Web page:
I generally deal with this by taking my share of food first and putting it on my plate, and keeping my gluten-free bread well away from regular bread, or anything else made of wheat.
This Christmas though, I took it one step further.
Everyone had the same gluten-free bread as I did.
Gluten-free bread has advanced a great deal since I first discovered my allergy to wheat. Twenty years ago, you could not buy wheat-free bread. I had a recipe for wheat-free bread. It produced solid bricks that crumbled badly, went stale quickly, were tasteless, dry and appetizing. I gave up on bread completely for the longest time.
Eventually, gluten-free bread did come on to the market, but it was only marginally better than what I could make myself, and rarely fresh by the time I was able to buy it in the health food store.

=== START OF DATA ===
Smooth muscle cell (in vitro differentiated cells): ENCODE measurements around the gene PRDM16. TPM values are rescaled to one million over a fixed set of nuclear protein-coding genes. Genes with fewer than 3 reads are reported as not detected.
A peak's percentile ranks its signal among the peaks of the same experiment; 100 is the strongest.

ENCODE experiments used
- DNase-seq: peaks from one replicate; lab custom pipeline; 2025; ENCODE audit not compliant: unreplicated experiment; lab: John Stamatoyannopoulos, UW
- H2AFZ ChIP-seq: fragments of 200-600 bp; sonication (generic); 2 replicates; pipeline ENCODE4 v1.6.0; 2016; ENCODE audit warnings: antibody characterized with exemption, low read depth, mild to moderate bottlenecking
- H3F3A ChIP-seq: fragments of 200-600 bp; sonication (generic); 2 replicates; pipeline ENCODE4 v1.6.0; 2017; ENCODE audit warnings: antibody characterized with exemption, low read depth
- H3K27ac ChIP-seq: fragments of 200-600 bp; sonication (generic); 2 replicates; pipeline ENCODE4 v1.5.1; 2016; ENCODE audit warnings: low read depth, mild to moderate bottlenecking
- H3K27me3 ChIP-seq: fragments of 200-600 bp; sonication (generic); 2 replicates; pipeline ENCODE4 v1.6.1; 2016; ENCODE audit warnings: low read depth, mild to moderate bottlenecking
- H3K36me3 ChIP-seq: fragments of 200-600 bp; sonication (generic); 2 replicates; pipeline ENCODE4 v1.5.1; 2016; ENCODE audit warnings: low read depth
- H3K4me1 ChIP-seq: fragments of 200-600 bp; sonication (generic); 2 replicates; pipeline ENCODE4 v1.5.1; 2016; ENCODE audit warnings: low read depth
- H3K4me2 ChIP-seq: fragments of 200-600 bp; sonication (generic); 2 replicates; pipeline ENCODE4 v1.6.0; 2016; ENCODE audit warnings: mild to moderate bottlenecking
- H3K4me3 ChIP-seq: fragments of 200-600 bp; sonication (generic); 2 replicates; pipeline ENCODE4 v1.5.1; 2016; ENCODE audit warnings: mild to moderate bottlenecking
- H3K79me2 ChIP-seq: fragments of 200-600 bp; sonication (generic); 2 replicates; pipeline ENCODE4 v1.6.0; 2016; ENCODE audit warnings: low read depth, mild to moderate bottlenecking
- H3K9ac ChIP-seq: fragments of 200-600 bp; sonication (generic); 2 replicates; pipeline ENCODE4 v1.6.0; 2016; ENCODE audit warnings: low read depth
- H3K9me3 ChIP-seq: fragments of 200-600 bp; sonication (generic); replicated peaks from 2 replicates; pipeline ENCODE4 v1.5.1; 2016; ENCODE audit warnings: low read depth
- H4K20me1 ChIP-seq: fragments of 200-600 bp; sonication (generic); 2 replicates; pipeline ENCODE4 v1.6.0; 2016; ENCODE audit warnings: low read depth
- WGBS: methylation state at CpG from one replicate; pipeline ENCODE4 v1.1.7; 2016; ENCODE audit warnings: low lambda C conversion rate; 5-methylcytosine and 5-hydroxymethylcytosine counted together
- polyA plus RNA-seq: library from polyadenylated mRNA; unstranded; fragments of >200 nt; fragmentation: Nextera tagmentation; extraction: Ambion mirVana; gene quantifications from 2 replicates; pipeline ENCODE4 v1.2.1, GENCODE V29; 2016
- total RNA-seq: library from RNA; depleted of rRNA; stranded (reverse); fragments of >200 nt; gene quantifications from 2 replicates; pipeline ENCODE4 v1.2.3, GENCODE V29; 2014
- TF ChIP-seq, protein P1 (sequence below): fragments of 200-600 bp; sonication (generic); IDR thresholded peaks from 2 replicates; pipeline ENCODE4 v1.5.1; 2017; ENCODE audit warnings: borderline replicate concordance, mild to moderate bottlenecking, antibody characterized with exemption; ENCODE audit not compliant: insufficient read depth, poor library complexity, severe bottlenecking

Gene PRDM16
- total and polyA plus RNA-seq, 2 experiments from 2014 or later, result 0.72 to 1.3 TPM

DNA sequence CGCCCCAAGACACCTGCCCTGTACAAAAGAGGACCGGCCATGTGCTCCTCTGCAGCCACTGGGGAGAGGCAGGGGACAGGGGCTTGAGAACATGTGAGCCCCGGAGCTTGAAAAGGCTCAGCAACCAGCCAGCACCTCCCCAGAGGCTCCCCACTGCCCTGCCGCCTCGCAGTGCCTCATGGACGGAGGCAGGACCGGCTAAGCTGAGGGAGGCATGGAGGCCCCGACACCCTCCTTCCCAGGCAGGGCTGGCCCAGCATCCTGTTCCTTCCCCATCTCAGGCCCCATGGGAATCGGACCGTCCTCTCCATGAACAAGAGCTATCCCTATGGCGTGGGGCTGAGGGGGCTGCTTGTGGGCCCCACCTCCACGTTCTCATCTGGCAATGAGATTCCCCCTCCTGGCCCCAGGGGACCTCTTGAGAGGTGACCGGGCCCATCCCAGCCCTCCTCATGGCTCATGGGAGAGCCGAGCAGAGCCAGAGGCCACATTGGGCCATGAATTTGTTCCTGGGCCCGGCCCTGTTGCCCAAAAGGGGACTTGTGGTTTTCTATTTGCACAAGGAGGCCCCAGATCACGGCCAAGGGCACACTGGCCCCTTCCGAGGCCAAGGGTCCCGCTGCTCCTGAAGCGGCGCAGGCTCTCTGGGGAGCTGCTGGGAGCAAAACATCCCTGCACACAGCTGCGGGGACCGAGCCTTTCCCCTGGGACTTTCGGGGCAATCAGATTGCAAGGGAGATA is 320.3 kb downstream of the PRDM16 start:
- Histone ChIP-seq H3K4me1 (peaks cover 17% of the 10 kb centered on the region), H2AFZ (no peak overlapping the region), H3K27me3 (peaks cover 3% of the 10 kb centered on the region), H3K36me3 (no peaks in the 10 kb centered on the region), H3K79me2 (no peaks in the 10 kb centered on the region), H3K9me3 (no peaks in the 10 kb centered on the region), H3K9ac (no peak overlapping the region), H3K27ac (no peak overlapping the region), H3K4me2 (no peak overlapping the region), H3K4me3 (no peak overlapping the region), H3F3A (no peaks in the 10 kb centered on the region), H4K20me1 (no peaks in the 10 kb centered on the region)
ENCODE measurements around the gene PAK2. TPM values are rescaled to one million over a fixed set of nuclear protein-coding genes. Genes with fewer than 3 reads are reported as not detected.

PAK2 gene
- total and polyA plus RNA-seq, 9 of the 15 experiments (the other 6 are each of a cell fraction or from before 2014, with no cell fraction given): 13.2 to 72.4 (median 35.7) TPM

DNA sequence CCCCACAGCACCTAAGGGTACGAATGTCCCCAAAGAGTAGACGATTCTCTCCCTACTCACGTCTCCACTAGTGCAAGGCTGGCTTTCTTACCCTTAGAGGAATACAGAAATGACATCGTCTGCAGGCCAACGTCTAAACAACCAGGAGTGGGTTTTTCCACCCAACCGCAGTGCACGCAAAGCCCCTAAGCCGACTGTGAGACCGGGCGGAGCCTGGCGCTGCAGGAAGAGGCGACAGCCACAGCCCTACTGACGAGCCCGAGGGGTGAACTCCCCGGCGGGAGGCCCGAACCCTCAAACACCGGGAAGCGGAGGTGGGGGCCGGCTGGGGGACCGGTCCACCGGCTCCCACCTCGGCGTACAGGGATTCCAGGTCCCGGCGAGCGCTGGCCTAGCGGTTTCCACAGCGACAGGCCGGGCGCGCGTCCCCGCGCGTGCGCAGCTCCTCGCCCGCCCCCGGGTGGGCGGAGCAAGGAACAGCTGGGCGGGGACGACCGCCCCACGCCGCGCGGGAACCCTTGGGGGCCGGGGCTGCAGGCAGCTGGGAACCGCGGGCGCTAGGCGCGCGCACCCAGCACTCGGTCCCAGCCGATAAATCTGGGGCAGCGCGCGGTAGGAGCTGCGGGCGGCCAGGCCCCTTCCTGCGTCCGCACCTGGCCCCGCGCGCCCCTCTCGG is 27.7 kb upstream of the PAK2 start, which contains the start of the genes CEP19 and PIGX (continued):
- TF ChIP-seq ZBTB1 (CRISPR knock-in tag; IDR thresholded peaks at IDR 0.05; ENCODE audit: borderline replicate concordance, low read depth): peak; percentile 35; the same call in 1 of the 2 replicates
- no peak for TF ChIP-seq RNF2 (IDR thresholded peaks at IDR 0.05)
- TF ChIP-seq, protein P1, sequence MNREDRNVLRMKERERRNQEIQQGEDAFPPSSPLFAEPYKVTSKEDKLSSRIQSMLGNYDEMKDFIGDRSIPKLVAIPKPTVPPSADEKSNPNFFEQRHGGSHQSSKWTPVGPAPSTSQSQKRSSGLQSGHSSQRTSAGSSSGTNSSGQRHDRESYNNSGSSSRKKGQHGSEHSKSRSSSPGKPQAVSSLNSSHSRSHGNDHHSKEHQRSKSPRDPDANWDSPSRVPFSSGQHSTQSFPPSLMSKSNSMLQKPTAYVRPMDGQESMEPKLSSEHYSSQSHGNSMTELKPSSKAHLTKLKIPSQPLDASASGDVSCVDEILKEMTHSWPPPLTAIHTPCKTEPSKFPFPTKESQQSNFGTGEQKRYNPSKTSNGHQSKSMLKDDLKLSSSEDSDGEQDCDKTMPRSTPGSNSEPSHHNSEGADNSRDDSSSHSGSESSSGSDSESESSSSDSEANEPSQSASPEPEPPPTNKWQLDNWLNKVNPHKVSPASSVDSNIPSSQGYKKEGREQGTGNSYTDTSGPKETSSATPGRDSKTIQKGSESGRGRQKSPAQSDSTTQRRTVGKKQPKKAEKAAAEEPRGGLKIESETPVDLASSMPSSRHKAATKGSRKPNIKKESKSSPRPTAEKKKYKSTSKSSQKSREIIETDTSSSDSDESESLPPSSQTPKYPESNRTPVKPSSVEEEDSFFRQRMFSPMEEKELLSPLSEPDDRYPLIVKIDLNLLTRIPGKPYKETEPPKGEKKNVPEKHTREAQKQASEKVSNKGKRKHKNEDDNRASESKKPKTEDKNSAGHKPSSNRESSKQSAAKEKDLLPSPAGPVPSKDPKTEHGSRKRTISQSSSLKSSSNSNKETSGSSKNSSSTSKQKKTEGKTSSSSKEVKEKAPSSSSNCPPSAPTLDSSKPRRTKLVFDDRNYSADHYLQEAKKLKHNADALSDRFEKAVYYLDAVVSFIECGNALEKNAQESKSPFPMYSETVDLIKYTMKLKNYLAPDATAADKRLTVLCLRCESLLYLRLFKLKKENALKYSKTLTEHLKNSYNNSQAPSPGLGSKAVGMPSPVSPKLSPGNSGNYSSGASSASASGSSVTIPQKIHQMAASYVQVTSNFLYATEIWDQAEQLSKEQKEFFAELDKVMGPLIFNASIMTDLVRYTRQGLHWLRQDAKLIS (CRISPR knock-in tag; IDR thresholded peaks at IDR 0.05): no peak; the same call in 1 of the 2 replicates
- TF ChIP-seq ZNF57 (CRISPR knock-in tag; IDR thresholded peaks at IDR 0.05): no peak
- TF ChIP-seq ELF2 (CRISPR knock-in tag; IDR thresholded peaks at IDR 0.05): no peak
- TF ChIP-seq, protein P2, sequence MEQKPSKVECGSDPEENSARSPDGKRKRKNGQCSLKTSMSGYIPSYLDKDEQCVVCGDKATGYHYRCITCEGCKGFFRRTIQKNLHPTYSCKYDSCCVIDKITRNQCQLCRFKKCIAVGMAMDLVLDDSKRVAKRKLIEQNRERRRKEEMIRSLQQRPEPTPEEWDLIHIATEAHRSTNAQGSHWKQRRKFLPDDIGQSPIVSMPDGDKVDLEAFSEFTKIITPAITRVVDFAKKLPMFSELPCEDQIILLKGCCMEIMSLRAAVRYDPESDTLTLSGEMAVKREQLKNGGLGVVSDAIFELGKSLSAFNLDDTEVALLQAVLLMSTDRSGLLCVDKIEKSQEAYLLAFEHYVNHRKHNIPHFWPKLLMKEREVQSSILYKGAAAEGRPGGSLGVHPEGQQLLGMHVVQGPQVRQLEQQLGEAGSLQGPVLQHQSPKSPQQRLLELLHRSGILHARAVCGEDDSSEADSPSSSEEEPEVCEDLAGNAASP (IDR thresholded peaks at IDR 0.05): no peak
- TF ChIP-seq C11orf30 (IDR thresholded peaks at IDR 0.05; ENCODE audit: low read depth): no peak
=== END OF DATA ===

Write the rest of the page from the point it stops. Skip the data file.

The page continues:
All that has changed and today, it is possible to get very tasty fresh bread with a nice consistency that everyone can enjoy, even those who normally eat wheat.
So that’s what we did. We all ate gluten-free bread, and I was able to relax and completely enjoy the meal. Yes, the average cost of bread per person was more than it normally would be, but it was well worth it for the sake of a shared holiday meal that everyone could enjoy – allergy-free and allergy-afflicted alike.